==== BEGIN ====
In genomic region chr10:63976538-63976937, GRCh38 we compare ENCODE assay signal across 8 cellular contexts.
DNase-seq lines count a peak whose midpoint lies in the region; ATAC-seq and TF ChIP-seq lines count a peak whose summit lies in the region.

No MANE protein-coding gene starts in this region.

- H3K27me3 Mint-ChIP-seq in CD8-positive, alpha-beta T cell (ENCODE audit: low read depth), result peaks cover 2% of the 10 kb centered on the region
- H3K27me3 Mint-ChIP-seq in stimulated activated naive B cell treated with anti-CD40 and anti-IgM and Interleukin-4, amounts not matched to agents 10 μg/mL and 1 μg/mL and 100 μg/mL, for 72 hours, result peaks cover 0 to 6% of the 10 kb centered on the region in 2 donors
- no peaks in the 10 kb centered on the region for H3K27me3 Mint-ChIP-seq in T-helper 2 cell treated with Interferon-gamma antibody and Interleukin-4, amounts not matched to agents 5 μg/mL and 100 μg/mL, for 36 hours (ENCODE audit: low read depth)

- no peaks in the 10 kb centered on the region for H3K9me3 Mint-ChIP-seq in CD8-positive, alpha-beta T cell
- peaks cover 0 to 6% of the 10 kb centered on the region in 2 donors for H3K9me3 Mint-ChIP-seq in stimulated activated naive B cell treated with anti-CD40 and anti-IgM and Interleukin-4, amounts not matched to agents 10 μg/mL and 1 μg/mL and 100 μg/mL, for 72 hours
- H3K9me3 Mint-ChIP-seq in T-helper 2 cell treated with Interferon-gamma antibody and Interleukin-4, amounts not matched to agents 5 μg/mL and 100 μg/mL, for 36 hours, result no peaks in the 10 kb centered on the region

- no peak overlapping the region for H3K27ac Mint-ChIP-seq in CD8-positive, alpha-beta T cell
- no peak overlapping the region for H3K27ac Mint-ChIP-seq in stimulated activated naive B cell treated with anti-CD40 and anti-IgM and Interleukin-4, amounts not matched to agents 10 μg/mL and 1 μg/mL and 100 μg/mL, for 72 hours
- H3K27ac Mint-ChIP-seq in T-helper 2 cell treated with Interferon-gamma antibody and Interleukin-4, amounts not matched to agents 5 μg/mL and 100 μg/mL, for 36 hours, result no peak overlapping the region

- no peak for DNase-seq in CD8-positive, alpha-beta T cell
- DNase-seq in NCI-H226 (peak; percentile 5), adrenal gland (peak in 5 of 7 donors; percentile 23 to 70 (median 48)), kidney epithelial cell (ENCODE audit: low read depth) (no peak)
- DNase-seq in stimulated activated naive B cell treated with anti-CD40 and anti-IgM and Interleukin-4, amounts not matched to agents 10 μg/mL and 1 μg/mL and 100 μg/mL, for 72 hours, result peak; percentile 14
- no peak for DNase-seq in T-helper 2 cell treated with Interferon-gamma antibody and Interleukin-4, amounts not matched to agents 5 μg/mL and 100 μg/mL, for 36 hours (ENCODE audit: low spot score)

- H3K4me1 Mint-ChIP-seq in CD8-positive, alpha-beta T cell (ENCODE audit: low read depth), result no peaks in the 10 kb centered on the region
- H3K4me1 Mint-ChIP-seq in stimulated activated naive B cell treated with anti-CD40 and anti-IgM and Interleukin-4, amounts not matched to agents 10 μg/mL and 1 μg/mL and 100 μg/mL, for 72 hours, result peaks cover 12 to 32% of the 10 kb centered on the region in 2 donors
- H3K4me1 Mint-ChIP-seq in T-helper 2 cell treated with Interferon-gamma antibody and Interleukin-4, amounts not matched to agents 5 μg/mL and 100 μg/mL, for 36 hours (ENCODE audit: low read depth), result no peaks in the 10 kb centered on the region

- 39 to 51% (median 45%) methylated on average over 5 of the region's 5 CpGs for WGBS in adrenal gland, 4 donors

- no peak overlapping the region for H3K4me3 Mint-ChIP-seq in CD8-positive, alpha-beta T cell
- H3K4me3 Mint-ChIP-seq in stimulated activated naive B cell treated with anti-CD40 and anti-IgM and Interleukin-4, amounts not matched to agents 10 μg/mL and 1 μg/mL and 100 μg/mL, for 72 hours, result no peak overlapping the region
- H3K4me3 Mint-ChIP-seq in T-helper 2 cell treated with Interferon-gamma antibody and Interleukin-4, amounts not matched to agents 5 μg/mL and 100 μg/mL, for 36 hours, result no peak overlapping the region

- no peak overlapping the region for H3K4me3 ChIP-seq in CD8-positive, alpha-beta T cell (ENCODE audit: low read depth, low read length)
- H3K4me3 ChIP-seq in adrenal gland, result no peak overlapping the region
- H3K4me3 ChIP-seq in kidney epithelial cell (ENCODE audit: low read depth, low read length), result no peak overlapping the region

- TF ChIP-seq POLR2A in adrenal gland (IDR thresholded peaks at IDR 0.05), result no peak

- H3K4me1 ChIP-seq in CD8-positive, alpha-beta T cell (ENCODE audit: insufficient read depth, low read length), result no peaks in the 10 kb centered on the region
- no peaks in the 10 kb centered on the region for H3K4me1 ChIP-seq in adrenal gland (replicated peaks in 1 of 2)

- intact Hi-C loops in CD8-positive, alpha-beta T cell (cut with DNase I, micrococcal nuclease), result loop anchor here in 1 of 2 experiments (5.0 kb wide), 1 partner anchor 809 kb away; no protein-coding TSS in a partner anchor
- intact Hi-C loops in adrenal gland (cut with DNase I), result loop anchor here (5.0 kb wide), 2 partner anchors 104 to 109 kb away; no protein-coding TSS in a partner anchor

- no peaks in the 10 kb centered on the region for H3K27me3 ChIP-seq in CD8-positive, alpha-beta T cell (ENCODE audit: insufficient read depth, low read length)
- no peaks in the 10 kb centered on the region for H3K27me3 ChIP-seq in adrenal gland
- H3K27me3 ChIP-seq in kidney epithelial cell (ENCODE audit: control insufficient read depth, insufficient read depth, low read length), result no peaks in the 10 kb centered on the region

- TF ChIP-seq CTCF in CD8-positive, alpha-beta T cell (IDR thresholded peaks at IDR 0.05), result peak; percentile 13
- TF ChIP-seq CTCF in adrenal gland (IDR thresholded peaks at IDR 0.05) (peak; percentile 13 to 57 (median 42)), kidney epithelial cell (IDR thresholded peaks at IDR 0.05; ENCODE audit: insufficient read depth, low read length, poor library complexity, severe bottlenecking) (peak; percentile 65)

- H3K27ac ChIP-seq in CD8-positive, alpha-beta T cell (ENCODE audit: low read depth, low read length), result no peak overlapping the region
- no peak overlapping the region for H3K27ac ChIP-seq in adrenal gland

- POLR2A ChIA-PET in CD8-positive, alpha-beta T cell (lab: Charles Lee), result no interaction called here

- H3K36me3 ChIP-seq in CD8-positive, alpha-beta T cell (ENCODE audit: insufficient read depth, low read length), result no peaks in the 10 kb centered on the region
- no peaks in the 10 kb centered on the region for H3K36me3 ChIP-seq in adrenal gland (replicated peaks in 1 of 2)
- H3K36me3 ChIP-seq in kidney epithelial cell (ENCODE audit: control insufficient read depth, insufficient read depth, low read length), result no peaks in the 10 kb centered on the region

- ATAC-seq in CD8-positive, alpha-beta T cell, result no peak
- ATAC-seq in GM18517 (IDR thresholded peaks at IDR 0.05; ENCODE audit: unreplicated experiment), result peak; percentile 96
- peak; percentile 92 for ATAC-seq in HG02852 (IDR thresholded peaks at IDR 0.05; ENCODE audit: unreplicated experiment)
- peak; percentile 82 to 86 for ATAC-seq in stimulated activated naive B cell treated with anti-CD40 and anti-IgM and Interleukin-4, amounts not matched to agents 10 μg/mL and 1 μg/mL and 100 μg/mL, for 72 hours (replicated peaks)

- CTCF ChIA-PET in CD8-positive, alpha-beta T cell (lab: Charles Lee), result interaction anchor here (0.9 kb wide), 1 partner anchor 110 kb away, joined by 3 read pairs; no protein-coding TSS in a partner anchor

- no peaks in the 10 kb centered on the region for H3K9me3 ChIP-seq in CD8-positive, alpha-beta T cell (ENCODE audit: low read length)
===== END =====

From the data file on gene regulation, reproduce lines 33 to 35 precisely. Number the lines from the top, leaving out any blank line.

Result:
- no peaks in the 10 kb centered on the region for H3K27me3 ChIP-seq in adrenal gland
- H3K27me3 ChIP-seq in kidney epithelial cell (ENCODE audit: control insufficient read depth, insufficient read depth, low read length), result no peaks in the 10 kb centered on the region

- TF ChIP-seq CTCF in CD8-positive, alpha-beta T cell (IDR thresholded peaks at IDR 0.05), result peak; percentile 13